Social Media Now Part of Job Search
BackBy Jobvite —Burlingame, Calif. — Dec. 17
Jobvite, a recruiting software platform, has revealed additional findings from its Social Job Seeker Survey 2012, originally announced in October. The research shows that college-educated professionals who are open to new opportunities are twice as likely to use Twitter to advance their passive job searches, compared to proactive jobseekers without degrees.
The latest findings are fresh on the heels of the company’s most recent Social Job Seeker Survey, which revealed that 76 percent of overall job seekers are using social media tools in their employment hunt.
The original Social Job Seeker Survey from Jobvite was conducted in September and polled more than 2,100 adults, of whom almost 1,300 were part of the American workforce — either employed or unemployed and looking for a job.
Respondents to the survey classified as passive career managers, rather than active job seekers, were twice as likely to hold college degrees (40 percent vs. 18 percent, respectively), were more than three times as likely to use Twitter to advance their career (14 percent vs. 4 percent, respectively) and were three times as likely to use LinkedIn to connect with potential employers (9 percent vs. 3 percent, respectively).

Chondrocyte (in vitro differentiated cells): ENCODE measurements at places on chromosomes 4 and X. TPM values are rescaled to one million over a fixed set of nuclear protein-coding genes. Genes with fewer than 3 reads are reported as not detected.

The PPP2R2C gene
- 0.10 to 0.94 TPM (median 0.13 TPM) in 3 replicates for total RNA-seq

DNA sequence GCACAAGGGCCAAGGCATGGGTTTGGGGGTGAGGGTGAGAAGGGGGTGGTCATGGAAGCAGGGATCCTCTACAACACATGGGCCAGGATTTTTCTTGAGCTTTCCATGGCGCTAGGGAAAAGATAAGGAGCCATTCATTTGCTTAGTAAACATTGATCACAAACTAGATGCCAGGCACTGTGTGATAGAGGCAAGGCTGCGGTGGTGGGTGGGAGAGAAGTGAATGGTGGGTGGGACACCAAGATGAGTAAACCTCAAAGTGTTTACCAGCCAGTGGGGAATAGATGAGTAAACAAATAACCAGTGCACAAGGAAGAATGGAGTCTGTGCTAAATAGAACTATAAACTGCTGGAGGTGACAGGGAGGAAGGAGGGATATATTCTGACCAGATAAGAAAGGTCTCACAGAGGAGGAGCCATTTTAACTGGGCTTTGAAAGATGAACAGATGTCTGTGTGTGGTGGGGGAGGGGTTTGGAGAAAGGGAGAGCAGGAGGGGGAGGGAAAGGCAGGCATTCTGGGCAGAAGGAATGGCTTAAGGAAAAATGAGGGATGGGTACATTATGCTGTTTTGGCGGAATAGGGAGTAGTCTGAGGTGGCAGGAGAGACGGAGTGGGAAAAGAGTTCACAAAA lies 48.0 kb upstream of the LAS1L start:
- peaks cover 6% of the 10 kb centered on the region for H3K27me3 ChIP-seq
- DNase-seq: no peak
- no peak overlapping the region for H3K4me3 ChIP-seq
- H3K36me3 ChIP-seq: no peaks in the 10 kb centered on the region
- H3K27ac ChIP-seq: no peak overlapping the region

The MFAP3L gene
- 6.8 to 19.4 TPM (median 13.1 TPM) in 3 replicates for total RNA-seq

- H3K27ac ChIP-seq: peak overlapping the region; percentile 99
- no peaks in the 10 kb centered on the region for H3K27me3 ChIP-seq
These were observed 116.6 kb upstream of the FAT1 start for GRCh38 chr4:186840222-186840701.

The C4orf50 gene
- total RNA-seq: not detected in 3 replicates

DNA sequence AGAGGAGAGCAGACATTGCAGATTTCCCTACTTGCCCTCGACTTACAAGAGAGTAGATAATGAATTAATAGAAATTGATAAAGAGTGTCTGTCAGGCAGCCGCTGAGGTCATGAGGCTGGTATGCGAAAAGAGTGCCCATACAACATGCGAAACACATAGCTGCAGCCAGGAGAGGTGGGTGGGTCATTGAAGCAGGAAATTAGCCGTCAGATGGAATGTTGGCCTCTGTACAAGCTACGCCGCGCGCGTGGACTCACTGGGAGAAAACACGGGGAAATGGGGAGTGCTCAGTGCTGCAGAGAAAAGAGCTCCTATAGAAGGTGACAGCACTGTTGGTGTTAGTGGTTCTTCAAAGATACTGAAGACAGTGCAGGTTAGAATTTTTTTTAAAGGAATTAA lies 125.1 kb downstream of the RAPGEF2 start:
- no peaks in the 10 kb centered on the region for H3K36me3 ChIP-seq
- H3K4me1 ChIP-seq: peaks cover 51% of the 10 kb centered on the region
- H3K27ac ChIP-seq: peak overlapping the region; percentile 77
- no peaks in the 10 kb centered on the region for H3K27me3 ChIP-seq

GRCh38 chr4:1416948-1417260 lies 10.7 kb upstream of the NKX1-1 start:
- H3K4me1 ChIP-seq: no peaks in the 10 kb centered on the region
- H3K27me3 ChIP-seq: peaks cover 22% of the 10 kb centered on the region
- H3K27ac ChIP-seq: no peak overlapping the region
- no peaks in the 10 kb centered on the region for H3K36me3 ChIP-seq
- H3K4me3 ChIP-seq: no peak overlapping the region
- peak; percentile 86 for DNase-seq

In contrast, passive career managers and active job seekers used LinkedIn almost equally, with 12 percent and 10 percent, respectively.
Passive career managers were also more than four times as likely to have found their current job via a social network like Twitter or LinkedIn, (21 percent vs. 5 percent, respectively) and almost twice as likely to have found their “favorite-ever” job on Twitter (9 percent vs. 5 percent, respectively).
These results reflect the major increases in usage of both Twitter and LinkedIn by the American workforce from the previous year. Twitter is now used by 46 percent of the workforce vs. 37 percent in 2011, and LinkedIn is up from 32 percent to 41 percent.
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